Images 19 April – 31 May

1 Horowitz plays Kinderszenen, op. 15
2 Horowitz plays Kinderszenen, op. 15
4 Von fremden Ländern und Menschen, 2014
tainted cement, 17 x 12 x 8 cm
3 Glückes genug, 2014
tainted clay, 17 x 14.5 x 9.5 cm
5 PRO AMORE CUBICULUM, 2014
wood, plaster, cotton, 235 x 580 x 360 cm
6 PRO AMORE CUBICULUM, 2014
wood, plaster, cotton, 235 x 580 x 360 cm
7 PRO AMORE CUBICULUM, 2014
wood, plaster, cotton, 235 x 580 x 360 cm
8 PRO AMORE CUBICULUM, 2014
wood, plaster, cotton, 235 x 580 x 360 cm
9 PRO AMORE CUBICULUM, 2014
wood, plaster, cotton, 235 x 580 x 360 cm
10 PRO AMORE CUBICULUM, 2014
wood, plaster, cotton, 235 x 580 x 360 cm
11 PRO AMORE CUBICULUM, 2014
wood, plaster, cotton, 235 x 580 x 360 cm
12 PRO AMORE CUBICULUM, 2014
wood, plaster, cotton, 235 x 580 x 360 cm
13 PRO AMORE CUBICULUM, 2014
wood, plaster, cotton, 235 x 580 x 360 cm
14 PRO AMORE CUBICULUM, 2014
wood, plaster, cotton, 235 x 580 x 360 cm
15 PRO AMORE CUBICULUM, 2014
wood, plaster, cotton, 235 x 580 x 360 cm
15a Olga
16 PRO AMORE CUBICULUM, 2014
wood, plaster, cotton, 235 x 580 x 360 cm
17 PRO AMORE CUBICULUM, 2014
wood, plaster, cotton, 235 x 580 x 360 cm
18 PRO AMORE CUBICULUM, 2014
wood, plaster, cotton, 235 x 580 x 360 cm
19 PRO AMORE CUBICULUM, 2014
wood, plaster, cotton, 235 x 580 x 360 cm
20 PRO AMORE CUBICULUM, 2014
wood, plaster, cotton, 235 x 580 x 360 cm
21 PRO AMORE CUBICULUM, 2014
wood, plaster, cotton, 235 x 580 x 360 cm

Images 1 March – 18 April

1 Imitatio et Emulatio, 2014
exhibition view
2 Horowitz plays op. 15 (Fast zu Ernst), 2014
ink and pencil on paper, framed, 43 x 37 x 3 cm
clay, wood, 28 x 12 x 14 cm
3 Ashkenazy plays Partita No. 2 in C minor, BWV 826
installation view
4 Ashkenazy plays Partita No. 2 in C minor, BWV 826
installation view
5 Ashkenazy plays Partita No. 2 in C minor, BWV 826
installation view
6 1. Sinfonia (grave – adagio – andante), 2014
wax, plaster, 16 x 20 x 13 cm
7 2. Allemande, 2014
wax, plaster, cement, 24 x 14 x 14 cm
8 3. Courante, 2014
wax plaster, cement, 17 x 16 x 9 cm
9 4. Sarabande, 2014
wax, plaster, cement, 24 x 16 x 9 cm
10 5. Rondeaux, 2014
wax, plaster, cement, 28 x 15 x 13 cm
11 6. Capriccio, 2014
wax, plaster, 25 x 19 x 12 cm
12 Michelangeli plays Children’s Corner L 117
installation view
13 Michelangeli plays Children’s Corner L 117
installation view
14 Michelangeli plays Children’s Corner L 117
installation view
15 1. Doctor Gradus ad Parnassum, 2014
Cement, 19 x 15.5 x 8 cm
16 2. Jimbo’s Lullaby, 2014
cement, 19 x 20 x 11 cm
17 3. Serenade for the Doll, 2014
cement, 29 x 14 x 10 cm
18 4. The Snow is Dancing, 2014
cement, 16 x 13 x 8 cm
19 5. The Little Shepherd, 2014
cement, 21 x 14 x 12 cm
20 6. Golliwog’s Cakewalk, 2014
cement, 23 x 15 x 11 cm
21 Imitatio et Emulatio, 2014
exhibition view
22 Imitatio et Emulatio, 2014
exhibition view
23 Imitatio et Emulatio, 2014
exhibition view
24 Imitatio et Emulatio, 2014
exhibition view
25 Barenboim plays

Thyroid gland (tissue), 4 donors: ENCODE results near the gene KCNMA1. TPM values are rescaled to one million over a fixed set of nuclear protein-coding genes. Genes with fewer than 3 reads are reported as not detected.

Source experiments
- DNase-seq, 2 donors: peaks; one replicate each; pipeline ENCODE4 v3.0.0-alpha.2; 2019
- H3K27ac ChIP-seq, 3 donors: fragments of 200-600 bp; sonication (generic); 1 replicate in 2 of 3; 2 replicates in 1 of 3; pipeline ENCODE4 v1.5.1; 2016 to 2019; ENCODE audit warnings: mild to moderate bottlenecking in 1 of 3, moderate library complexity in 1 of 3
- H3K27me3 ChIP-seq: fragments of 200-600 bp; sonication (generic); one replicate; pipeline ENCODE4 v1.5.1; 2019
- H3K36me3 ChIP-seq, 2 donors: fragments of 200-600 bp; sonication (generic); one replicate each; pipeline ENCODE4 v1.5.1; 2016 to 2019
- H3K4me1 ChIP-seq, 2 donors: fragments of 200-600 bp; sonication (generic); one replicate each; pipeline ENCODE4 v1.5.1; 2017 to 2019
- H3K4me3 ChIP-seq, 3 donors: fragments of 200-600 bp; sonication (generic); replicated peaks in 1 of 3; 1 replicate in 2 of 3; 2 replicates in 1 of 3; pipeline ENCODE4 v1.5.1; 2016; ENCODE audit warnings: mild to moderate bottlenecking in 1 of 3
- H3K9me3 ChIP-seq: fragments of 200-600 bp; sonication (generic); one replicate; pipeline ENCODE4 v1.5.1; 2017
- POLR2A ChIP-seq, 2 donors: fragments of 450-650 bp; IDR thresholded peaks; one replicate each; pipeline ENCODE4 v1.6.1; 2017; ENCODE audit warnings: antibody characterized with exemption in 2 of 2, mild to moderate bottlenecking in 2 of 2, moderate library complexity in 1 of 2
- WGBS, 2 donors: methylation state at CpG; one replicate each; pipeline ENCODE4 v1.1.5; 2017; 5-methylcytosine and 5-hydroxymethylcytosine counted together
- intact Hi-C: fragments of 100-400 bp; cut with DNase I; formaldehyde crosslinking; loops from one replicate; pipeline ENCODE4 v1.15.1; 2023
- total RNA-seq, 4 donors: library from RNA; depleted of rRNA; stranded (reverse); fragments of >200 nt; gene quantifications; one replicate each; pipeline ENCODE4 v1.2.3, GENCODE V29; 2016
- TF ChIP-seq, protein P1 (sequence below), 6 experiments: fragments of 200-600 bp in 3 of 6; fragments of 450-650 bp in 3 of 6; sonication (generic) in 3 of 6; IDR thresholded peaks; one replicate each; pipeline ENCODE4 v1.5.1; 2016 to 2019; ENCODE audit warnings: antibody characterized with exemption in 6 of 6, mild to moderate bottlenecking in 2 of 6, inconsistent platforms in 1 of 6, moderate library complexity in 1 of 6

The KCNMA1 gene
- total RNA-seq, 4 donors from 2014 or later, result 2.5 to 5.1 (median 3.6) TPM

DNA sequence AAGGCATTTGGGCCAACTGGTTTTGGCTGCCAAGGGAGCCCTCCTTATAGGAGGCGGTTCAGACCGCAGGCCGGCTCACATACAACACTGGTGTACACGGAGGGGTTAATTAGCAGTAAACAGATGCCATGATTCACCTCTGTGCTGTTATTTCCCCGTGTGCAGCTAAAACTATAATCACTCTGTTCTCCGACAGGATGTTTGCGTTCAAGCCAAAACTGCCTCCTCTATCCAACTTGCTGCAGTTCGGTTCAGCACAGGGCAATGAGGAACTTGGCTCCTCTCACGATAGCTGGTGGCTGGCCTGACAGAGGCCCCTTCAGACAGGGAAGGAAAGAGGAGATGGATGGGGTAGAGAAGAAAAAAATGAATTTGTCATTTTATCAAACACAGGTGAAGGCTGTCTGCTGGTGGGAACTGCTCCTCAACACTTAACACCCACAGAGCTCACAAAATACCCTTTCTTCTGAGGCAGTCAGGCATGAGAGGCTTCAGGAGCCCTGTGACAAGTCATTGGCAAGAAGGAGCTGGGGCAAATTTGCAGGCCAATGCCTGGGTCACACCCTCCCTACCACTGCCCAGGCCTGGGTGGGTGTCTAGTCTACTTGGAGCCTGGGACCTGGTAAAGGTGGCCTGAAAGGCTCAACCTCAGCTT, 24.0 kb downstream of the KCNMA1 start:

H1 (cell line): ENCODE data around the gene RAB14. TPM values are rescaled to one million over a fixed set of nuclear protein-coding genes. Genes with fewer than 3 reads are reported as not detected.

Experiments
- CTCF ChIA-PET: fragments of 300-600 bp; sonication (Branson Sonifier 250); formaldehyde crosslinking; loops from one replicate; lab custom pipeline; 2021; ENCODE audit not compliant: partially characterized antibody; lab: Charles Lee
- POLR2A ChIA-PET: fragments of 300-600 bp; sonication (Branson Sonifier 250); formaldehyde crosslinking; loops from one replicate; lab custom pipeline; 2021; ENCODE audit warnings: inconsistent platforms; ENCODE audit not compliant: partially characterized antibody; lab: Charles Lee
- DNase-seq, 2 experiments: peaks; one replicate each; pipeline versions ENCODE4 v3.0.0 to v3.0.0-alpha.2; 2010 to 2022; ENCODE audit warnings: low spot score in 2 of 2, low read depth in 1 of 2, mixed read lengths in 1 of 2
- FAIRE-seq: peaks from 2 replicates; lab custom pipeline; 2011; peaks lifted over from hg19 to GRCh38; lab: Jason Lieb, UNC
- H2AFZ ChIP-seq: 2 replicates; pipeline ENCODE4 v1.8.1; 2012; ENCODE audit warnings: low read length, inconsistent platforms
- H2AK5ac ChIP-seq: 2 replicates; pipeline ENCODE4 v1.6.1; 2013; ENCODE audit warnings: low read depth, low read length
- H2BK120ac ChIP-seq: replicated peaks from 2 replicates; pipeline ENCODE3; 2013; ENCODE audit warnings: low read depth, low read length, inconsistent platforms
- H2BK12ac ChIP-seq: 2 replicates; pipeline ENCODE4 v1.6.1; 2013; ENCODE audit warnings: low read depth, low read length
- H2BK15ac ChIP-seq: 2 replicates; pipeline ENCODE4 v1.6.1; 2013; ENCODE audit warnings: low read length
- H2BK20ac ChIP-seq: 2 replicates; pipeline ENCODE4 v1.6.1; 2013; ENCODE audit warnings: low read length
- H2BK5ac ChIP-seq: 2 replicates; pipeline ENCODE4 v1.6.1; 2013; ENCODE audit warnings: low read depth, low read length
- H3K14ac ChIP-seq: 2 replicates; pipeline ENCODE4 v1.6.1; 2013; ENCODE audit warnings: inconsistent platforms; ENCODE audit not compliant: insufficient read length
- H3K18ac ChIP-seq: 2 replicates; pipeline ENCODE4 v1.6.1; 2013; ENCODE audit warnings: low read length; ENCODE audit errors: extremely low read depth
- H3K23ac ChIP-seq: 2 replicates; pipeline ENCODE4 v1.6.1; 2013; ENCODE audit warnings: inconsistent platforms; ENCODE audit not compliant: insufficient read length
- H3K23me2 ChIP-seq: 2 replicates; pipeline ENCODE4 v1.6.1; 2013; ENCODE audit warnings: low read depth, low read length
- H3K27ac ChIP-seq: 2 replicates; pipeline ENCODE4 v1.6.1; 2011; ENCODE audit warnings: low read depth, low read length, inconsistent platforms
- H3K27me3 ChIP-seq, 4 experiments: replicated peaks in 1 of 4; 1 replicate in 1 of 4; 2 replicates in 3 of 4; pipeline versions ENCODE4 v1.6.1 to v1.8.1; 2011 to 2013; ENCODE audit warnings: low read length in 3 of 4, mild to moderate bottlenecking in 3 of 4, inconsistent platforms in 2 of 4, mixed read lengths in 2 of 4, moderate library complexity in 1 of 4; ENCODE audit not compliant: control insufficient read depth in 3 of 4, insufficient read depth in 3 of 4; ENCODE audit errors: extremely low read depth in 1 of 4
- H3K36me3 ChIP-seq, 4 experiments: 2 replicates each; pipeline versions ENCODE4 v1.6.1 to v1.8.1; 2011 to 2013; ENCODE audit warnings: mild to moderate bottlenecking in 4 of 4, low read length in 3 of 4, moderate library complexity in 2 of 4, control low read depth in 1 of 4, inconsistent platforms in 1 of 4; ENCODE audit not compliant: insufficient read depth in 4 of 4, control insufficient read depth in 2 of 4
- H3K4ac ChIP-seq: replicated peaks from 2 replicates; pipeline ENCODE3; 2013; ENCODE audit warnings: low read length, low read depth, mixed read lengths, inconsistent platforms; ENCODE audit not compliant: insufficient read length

installation view
26 Barenboim plays
installation view
27 Barenboim plays
installation view
28 Barenboim plays
installation view
29 Barenboim plays
installation view
30 1. G major Op. 37, 2014
Plaster, MDF, metal, 37 x 30 x 30 cm
31 2. C minor; F sharp major Op. 48, 2014
Plaster, MDF, metal, 32 x 30 x 30 cm
32 3. F minor; E flat major Op. 55, 2014
Plaster, MDF, metal, 36 x 30 x 30 cm
33 4. B major; E major Op. 62, 2014
Plaster, MDF, metal, 32 x 30 x 30 cm
34 5. C minor Op. post., 2014
Plaster, MDF, metal, 30 x 30 x 30 cm

Press Release

Dan Gunn is pleased to announce the opening of the second exhibition by Alessio delli Castelli at the gallery.

The cultural vantage point of being a European is that a properly pointed backward gaze allows one to draw uninterrupted historical lines that connect the present far back to the Palaeolithic. By association, these are lines which can be drawn from any given moment in time backwards and forwards. Museum exhibits are resting points from which these lines can be drawn. They objectify those aspects of human culture which change while remaining fundamentally the same. In the same way as objects in museums present themselves, these lines are never wholesome and continuous but fragmentary and jagged.

Imitatio et emulatio is a Neoclassical formula that signals a distinction between sterile copying and a subtle operation, which through working within the boundaries of an image, extends its possibilities. In this sense copies from antiquity can be said to have a connection to classical music performance. To a lesser degree, the same prejudice towards the invention of new forms exists in music as well. A composer is considered more important than a performer, although there is a relationship of interdependence between them. This may not be so acute between visual artists from different eras, but it exists nonetheless. There is, both for music and the visual arts, the problem of retrieving forms from the past and allowing them to have existence in a present.

Since its inception, photography has been received with mixed emotion by the visual arts. Many of the artists that lived during its early development warned about its dangers for perception. We live at a time when photography is considered the most accurate form of representation of a work of art. Photography presents objects through a fundamental formal lie, especially when it comes to three-dimensional objects. There is an unbridgeable distance between the object and its photograph which can only be crossed by having contact with the original object. That is, however, further and further away from the realm of our possibilities.